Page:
Lec6Handouts - CS2044 Advanced Unix Tools Spring 2009...

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CS2044 - Advanced Unix Tools Spring 2009 Lecture 6 David Slater dms236 at cornell.edu March 2, 2009 David Slater dms236 at cornell.edu CS2044 - Advanced Unix Tools
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Organization Homework 2 Due Monday March 8th Start Early! Turn In Code That Works! David Slater dms236 at cornell.edu CS2044 - Advanced Unix Tools
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A word on testing Thus far we have looked at testing in terms of if statements and case statements. Bash also has a built in command called test that we can use. The syntax is test [ expr ] or just test expr . The most useful way to use this is with and and or statements. For instance test -d $1 && echo Y || echo N Is a possible solution to the first problem from the scripting contest. David Slater dms236 at cornell.edu CS2044 - Advanced Unix Tools
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more testing you can use all the same file tests with test cmd1 && cmd1 evaluate cmd2 if cmd1 is true cmd1 || cmd2 evaluates cmd2 only if cmd1 is false cmd1 && cmd2 || cmd3 runs cmd2 if cmd1 is true, cmd3 if cmd1 is false David Slater dms236 at cornell.edu CS2044 - Advanced Unix Tools
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Bash array variables An array variable in bash is declared indirectly by myarray[indexnr]=value indexnr is treated as an arithmatic express and must evaluate to a positive number there is no maximum size of an array no requirement that member variables be indexed or assigned contiguously David Slater dms236 at cornell.edu CS2044 - Advanced Unix Tools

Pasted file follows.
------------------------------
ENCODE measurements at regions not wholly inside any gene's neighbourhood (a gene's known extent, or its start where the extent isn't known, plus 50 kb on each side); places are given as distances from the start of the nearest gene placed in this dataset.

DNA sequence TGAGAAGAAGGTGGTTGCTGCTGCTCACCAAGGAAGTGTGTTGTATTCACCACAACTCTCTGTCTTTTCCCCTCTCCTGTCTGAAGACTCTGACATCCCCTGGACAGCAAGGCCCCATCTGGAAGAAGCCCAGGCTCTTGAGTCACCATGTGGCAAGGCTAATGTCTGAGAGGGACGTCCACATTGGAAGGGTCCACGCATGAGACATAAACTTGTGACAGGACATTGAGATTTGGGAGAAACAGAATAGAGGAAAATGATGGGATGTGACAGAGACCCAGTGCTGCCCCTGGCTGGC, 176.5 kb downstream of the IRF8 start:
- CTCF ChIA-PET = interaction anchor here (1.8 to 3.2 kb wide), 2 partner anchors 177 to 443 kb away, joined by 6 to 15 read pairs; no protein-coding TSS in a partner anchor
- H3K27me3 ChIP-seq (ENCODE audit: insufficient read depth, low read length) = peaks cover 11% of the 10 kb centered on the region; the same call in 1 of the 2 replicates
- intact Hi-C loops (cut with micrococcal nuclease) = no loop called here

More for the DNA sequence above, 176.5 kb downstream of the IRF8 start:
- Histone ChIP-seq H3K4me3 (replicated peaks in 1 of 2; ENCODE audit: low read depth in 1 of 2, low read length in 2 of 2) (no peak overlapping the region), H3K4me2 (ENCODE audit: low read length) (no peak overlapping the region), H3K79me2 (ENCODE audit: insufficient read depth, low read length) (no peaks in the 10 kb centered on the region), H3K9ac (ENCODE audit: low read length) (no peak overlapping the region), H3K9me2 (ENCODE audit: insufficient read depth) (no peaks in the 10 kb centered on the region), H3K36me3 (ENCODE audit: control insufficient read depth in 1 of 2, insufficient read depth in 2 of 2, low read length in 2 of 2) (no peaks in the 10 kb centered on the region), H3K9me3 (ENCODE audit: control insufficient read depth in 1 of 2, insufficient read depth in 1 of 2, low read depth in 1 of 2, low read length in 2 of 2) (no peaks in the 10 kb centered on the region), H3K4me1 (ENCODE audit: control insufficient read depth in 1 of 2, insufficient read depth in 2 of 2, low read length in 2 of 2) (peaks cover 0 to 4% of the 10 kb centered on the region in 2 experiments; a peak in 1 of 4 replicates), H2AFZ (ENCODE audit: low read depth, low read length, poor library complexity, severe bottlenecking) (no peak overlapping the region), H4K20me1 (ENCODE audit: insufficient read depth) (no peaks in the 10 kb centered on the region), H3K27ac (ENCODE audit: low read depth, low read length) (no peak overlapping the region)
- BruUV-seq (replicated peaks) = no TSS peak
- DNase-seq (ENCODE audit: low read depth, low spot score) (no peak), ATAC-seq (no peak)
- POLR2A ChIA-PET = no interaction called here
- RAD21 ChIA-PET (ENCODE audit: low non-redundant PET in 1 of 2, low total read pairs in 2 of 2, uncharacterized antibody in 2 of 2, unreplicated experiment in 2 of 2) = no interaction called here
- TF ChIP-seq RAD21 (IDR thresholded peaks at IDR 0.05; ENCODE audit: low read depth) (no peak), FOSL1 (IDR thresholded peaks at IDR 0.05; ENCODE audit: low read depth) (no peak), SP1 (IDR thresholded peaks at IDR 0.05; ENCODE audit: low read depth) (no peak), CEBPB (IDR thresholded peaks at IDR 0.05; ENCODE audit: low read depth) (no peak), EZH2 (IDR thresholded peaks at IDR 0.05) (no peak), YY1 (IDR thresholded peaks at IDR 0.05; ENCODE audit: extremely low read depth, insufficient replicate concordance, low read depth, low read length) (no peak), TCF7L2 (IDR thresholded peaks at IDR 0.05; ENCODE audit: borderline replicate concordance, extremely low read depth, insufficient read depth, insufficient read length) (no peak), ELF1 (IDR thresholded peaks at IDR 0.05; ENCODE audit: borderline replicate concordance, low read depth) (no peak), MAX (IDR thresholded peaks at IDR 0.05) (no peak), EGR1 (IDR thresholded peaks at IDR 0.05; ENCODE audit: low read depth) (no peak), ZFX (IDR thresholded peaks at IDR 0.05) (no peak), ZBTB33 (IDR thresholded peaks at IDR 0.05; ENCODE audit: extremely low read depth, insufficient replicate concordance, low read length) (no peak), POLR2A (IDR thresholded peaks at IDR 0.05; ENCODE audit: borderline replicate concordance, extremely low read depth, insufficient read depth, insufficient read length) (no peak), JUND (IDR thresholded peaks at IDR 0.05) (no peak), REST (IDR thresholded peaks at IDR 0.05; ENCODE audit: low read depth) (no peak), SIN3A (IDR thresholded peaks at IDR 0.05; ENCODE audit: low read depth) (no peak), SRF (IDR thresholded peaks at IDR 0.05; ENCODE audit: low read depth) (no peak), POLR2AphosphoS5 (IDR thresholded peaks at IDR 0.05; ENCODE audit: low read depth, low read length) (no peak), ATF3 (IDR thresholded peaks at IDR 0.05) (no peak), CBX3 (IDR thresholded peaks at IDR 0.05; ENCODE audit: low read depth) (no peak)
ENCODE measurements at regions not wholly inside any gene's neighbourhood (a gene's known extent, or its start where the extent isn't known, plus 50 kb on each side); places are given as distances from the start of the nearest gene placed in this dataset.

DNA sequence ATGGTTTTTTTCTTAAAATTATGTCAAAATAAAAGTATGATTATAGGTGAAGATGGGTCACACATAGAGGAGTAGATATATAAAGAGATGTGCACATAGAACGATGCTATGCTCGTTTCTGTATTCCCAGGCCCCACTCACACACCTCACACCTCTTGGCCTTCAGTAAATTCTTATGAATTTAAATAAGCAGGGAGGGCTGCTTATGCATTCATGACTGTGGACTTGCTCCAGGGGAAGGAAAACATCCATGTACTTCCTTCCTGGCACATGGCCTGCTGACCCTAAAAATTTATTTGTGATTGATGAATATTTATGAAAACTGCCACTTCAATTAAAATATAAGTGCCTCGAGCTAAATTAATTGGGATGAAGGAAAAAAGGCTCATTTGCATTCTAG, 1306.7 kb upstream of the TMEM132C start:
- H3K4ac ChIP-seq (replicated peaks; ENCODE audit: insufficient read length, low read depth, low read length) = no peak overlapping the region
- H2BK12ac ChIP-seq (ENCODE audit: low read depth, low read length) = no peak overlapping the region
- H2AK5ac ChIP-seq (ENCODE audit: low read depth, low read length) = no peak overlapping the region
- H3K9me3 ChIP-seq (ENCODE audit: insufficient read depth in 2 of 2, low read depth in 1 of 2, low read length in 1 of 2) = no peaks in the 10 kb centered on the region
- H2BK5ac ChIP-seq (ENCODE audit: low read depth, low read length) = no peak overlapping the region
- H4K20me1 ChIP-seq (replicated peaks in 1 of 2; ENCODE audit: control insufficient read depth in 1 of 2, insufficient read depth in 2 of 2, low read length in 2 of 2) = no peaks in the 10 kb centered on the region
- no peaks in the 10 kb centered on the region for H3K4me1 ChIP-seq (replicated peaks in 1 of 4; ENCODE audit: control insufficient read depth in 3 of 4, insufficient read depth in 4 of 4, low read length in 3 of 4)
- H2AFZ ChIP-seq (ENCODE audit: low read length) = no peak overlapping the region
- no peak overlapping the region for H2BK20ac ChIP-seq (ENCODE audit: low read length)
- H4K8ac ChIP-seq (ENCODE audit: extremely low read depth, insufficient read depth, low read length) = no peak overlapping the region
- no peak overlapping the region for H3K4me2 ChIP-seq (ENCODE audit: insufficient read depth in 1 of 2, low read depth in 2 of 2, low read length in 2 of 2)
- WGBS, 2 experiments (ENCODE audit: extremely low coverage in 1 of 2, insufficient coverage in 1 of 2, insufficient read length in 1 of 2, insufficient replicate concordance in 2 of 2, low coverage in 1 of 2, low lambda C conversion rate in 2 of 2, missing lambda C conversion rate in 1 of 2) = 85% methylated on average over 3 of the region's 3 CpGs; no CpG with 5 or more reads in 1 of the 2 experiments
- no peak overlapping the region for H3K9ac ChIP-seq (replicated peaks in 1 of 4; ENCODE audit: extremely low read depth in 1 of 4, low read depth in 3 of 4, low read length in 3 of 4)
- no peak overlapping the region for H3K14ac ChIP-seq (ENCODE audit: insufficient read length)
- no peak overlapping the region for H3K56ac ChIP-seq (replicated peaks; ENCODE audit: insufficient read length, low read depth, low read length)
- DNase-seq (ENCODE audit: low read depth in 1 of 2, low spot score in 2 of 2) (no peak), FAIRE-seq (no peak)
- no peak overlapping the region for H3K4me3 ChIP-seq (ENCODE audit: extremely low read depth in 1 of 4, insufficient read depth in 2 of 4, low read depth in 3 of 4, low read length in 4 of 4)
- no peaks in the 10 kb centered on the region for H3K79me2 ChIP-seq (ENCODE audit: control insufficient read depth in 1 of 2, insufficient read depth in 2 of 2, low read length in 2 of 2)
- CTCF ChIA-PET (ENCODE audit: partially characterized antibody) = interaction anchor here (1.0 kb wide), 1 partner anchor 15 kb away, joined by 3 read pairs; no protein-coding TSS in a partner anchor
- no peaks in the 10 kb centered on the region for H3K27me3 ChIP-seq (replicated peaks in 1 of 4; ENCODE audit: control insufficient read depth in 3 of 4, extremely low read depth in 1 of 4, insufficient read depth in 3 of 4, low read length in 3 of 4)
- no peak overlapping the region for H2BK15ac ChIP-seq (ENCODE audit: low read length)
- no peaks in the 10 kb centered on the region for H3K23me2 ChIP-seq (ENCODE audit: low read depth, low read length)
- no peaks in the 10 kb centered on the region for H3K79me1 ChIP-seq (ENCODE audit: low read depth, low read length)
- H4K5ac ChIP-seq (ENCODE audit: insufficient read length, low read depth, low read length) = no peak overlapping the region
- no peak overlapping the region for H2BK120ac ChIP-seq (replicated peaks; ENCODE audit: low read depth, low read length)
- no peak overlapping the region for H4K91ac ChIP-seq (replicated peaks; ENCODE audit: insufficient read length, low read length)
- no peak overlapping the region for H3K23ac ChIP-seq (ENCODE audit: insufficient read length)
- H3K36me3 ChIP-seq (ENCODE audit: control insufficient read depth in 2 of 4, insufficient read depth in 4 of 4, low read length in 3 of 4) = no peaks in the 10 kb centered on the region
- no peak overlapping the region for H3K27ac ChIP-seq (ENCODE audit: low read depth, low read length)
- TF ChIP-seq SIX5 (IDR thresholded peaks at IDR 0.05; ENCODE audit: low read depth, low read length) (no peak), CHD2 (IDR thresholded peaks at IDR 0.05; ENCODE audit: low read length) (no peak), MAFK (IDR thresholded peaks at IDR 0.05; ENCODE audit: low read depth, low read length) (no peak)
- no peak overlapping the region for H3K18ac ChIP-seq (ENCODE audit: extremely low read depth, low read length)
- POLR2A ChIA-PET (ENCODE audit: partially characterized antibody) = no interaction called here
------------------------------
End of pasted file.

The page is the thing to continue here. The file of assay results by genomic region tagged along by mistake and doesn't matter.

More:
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more bash arrays arrays are zero-based (first element is indexed with number 0) you can declare a variable to be an array by typing declare -a myarray . You an also create arrays by typing myarray=(val1 val2 val3 ... valn) To add to an array just type myarray[indexnumber]=vaue You can use read to read in an array by using the -a option. David Slater dms236 at cornell.edu CS2044 - Advanced Unix Tools
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Referencing variables in an array To refer to the content of an array you use curly braces: $ myarray=(one two three) $ echo $ { myarray[*] } one two three $ echo $myarray[*] one[*] $ echo $ { myarray[2] } two Referring to the array without an index is the same as referring to the content of the first element (the one referenced with index number zero). David Slater dms236 at cornell.edu CS2044 - Advanced Unix Tools
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A few more array notes You remove values from an array using unset , just like any other shell variable $ myarray=(one two three four) $ unset myarray[1] echo $ { myarray[*] } one three four $ unset myarray $ echo $ { myarray[*] } <- no output -> David Slater dms236 at cornell.edu CS2044 - Advanced Unix Tools
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An array example #! /bin/bash # Created on 3/1/2009 by David Slater # Purpose of script: Determines whose week it is # Usage: ./finduser.sh wholist=( ’Bob Smith <[email protected]>’ ’Jane L. Williams <[email protected]>’ ’Eric S. Raymond <[email protected]>’ ’Larry Wall <[email protected]>’ ’Linus Torvalds <[email protected]>’ ) count=0 while [ -n "$ { wholist[count] } " ] do count=$(($count+1)) done week=‘date ’+%W’ | sed ’s/^0//’‘ index=$(($week % $count)) email=$wholist[index] echo $email David Slater dms236 at cornell.edu CS2044 - Advanced Unix Tools
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